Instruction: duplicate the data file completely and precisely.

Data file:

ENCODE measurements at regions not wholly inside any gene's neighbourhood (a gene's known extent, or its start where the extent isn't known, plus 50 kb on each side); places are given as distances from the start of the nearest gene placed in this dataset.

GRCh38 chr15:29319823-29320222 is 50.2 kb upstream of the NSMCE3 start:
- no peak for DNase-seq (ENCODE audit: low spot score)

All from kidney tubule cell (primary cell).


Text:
ENCODE measurements at regions not wholly inside any gene's neighbourhood (a gene's known extent, or its start where the extent isn't known, plus 50 kb on each side); places are given as distances from the start of the nearest gene placed in this dataset.

GRCh38 chr15:29319823-29320222 is 50.2 kb upstream of the NSMCE3 start:
- no peak for DNase-seq (ENCODE audit: low spot score)

All from kidney tubule cell (primary cell).